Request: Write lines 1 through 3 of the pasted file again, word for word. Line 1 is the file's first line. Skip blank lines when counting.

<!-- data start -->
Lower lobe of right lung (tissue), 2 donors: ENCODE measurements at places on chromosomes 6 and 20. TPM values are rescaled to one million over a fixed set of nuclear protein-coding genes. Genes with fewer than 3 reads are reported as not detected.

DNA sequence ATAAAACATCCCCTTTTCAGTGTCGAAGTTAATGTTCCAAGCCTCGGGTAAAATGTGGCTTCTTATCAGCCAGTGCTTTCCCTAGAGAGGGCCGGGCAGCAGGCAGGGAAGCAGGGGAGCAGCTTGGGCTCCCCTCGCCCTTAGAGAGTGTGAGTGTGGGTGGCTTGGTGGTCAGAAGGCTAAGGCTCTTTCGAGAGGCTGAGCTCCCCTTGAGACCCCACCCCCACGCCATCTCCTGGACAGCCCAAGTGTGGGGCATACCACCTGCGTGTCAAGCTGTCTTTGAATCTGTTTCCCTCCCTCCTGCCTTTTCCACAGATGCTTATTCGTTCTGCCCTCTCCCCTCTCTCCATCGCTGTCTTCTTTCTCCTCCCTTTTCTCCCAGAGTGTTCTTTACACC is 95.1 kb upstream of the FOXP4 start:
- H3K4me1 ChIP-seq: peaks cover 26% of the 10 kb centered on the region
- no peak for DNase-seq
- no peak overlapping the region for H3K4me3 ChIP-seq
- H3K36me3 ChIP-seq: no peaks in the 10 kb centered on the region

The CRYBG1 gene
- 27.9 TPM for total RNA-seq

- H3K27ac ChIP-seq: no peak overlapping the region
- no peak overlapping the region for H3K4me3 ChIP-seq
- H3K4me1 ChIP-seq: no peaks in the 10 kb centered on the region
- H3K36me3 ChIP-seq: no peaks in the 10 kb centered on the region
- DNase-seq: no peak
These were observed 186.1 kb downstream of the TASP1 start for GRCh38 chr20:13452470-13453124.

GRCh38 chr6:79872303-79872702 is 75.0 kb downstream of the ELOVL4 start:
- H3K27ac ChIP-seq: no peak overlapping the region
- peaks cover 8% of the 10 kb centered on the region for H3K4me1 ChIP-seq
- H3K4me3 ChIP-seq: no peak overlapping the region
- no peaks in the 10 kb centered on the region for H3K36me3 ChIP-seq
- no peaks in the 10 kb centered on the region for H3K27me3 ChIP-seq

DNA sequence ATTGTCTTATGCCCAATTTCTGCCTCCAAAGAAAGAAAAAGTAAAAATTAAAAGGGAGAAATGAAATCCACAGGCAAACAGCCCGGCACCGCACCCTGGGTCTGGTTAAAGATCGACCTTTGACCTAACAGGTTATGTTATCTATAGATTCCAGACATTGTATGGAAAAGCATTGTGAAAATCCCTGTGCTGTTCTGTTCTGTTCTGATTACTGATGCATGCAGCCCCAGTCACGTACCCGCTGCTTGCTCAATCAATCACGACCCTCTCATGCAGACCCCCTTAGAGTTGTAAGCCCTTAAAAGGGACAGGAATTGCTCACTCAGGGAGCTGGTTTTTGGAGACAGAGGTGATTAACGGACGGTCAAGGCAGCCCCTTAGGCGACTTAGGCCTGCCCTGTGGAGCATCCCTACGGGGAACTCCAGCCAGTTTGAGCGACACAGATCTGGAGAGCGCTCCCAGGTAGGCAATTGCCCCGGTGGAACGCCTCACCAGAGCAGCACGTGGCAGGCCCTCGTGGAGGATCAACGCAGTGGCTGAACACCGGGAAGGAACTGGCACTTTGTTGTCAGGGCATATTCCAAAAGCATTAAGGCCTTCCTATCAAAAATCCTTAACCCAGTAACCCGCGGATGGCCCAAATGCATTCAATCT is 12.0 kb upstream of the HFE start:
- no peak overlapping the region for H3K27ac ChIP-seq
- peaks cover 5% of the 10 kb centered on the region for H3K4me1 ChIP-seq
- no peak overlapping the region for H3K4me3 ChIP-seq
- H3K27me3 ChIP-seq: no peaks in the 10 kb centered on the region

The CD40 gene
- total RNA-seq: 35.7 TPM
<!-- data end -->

Lower lobe of right lung (tissue), 2 donors: ENCODE measurements at places on chromosomes 6 and 20. TPM values are rescaled to one million over a fixed set of nuclear protein-coding genes. Genes with fewer than 3 reads are reported as not detected.

DNA sequence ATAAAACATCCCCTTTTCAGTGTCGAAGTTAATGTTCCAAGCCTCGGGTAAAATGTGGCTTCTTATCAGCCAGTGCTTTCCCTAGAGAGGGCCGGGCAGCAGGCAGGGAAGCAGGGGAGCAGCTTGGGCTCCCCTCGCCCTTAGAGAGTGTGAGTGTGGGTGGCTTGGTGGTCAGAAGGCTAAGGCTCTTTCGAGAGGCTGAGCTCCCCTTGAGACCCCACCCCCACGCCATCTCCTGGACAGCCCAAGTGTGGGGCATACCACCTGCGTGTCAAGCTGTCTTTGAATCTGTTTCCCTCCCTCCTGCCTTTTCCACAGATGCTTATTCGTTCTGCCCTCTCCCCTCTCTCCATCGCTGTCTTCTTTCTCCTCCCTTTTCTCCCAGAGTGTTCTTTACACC is 95.1 kb upstream of the FOXP4 start:
- H3K4me1 ChIP-seq: peaks cover 26% of the 10 kb centered on the region